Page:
Jordan, who chairs the Republican Study Committee, also said the elections would have far-reaching consequences.
“This is, in my judgment, a watershed election. A ‘two different visions for America’ election. And the fact that we’re spending three days refocusing on those fundamental principles that started this experiment in liberty we call ‘America’ is critical,” Jordan said Friday.
And organizers said that was exactly the point of this year’s retreat. Eschewing its traditional focus on specific policy issues, Heritage put together a program focused on broad themes designed to reinforce conservatives’ perceptions of the nation’s history and the struggle between conservatives and progressives.
Shortly after gathering in Philadelphia, Members were taken on a tour of the Liberty Bell and Independence Hall, where the Founding Fathers gathered for months to draft the Declaration of Independence. The field trip was a not-so-subtle reminder of what conservatives should fight for, organizers said.
During Thursday’s session, Members gathered in a conference room 50 floors above the city as speakers ran through subject matter as sweeping as the vistas — the history of the republic’s founding, as well as the ideological war between conservatives and progressives that has dominated American politics for 100 years.
“This year we thought, ‘There seems to be more at stake,’” said Michael Franc, vice president of government studies at Heritage. “This seems to be a big watershed election in the sense that a hundred years after the 1912 election, this really is a referendum … for how popular or not popular modern progressivism is. How do you take what [President] Theodore Roosevelt and [President] Woodrow Wilson started in their intellectual brain trust back then and translate it into the modern time?”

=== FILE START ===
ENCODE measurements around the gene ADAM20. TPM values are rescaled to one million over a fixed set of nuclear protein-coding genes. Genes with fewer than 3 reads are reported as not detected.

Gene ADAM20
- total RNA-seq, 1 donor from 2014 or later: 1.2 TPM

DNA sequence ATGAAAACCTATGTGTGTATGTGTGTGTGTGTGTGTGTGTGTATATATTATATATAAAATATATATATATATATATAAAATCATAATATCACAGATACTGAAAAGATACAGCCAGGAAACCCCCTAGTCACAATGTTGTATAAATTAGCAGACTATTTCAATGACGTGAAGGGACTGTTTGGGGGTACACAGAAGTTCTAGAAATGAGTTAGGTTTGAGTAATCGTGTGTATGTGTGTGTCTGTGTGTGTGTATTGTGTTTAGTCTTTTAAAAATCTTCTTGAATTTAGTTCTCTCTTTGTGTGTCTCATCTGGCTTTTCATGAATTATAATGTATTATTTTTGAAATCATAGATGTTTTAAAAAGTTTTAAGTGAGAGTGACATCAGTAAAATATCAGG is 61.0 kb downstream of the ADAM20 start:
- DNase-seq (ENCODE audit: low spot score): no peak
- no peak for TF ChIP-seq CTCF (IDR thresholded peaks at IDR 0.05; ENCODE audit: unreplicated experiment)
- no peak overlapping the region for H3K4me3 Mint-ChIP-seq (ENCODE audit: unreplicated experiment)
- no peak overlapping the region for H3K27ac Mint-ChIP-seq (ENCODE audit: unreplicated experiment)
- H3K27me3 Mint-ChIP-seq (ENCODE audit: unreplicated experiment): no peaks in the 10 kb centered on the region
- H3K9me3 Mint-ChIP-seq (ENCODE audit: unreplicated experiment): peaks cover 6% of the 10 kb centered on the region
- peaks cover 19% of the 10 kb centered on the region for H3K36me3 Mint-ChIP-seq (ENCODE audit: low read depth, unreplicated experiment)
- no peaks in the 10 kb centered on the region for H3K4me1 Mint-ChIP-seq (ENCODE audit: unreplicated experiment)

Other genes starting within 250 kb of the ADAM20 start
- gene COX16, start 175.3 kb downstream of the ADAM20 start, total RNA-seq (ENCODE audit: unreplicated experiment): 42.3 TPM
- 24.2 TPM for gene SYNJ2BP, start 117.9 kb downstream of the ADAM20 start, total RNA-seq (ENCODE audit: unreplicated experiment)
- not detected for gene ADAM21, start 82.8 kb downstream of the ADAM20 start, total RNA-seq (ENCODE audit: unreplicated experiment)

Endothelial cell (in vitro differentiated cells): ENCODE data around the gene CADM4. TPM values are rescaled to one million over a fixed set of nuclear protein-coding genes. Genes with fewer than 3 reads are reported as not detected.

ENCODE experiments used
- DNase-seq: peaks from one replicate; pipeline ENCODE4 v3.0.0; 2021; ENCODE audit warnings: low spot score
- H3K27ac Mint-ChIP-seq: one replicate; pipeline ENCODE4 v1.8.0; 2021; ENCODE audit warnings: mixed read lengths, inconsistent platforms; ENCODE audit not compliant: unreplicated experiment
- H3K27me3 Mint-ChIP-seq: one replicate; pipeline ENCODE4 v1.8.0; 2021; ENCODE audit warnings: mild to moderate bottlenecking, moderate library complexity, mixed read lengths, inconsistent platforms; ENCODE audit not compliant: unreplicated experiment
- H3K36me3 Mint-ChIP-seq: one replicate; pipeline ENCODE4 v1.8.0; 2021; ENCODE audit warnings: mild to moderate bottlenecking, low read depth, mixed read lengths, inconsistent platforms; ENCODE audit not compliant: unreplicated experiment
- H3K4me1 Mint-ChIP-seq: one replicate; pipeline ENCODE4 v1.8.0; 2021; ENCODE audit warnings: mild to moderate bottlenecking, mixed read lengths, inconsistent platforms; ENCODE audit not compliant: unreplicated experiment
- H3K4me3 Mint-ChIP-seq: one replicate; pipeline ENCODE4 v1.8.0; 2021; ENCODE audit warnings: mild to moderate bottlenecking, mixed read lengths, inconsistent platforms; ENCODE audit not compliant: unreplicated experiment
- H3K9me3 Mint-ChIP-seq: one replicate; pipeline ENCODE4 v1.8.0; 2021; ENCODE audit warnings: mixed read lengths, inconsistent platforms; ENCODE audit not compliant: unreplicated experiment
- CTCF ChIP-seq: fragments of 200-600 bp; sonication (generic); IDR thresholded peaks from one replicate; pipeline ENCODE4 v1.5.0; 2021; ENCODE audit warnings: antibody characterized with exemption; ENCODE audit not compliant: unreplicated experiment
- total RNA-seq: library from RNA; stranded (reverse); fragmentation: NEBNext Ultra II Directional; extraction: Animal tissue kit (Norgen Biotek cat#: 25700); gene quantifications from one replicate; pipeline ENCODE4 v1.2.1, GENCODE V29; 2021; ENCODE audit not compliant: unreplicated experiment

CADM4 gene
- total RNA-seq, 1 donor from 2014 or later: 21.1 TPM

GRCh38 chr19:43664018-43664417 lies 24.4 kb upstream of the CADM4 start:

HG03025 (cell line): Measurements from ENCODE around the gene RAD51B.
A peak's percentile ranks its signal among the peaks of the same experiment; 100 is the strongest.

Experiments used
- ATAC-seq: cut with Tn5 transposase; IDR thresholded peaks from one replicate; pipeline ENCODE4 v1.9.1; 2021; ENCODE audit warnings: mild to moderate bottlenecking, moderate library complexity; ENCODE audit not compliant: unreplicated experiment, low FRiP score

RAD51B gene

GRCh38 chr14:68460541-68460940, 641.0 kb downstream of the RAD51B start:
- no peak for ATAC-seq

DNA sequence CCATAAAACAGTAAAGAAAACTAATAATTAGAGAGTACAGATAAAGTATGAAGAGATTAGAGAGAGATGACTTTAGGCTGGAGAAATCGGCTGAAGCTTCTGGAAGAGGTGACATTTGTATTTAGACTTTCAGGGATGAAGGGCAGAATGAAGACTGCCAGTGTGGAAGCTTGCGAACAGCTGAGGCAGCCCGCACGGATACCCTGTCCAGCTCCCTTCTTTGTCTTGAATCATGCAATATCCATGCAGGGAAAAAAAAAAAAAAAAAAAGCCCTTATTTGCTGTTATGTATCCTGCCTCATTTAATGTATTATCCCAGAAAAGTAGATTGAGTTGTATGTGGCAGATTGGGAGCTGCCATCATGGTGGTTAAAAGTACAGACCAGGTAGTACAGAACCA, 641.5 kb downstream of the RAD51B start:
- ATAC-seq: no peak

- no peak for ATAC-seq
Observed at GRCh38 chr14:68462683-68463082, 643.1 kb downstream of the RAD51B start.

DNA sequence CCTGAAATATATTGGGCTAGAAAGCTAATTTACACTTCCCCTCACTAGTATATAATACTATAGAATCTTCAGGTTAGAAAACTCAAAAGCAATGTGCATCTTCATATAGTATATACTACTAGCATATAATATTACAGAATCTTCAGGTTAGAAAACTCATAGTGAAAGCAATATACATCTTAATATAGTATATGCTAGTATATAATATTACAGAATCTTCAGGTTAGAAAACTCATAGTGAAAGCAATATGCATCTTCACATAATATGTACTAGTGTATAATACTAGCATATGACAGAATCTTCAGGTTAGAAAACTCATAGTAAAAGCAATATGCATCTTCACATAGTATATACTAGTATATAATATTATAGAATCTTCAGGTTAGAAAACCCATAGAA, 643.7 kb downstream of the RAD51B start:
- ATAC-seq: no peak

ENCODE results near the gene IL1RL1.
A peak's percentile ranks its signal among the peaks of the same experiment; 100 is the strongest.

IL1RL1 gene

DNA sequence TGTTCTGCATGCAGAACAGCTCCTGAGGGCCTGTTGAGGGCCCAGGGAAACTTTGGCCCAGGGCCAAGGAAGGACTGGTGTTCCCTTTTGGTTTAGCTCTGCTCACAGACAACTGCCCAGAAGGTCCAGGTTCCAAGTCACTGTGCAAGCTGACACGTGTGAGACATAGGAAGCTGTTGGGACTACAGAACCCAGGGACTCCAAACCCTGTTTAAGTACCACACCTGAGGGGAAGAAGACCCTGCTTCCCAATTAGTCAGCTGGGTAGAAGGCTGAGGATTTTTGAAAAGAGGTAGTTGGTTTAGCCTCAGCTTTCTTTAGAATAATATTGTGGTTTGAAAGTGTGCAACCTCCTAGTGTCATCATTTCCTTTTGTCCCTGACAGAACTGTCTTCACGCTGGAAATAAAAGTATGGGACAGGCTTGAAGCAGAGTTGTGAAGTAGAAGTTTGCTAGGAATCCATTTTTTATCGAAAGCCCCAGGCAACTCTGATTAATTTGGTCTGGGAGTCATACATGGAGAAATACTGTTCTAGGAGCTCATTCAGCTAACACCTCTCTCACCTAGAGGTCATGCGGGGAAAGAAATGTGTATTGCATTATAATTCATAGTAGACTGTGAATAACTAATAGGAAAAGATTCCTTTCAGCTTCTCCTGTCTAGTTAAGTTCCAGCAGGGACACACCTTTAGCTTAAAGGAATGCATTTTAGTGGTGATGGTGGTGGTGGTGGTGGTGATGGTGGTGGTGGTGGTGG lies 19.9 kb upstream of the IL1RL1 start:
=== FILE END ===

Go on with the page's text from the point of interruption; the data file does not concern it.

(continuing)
Even the name organizers assigned to the various panels — “Is America’s Decline Inevitable?,” “The War of the Century, the Battle Engaged,” “Creating Opportunity and Prosperity in the Free Markets,” “What Americans Think of the Federal Leviathan” and “The Founders’ View of Civil Society” — underscored the seriousness of the fight conservatives believe is coming to a head.
According to Franc, a major part of the retreat was “not just understanding progressivism … but also its application ... what we call ‘cronyism,’ picking winners and losers,” as well as increased regulation, “class warfare” and other areas.
On January 3, Sen. Kirsten Gillibrand, D-N.Y., raises her right hand as her son Henry messes up her hair while Vice President Joseph R. Biden Jr., delivers the ceremonial swearing-in in the Old Senate Chamber. Gillibrand's other son Theodore, lower right, looks on.
Each year since 1990, CQ Roll Call has reviewed the financial disclosures of all 541 senators, representatives and delegates to determine the 50 richest members of Congress. This year's report, derived from forms covering the calendar year 2012, shows it took a net worth of $6.67 million to crack the exclusive club.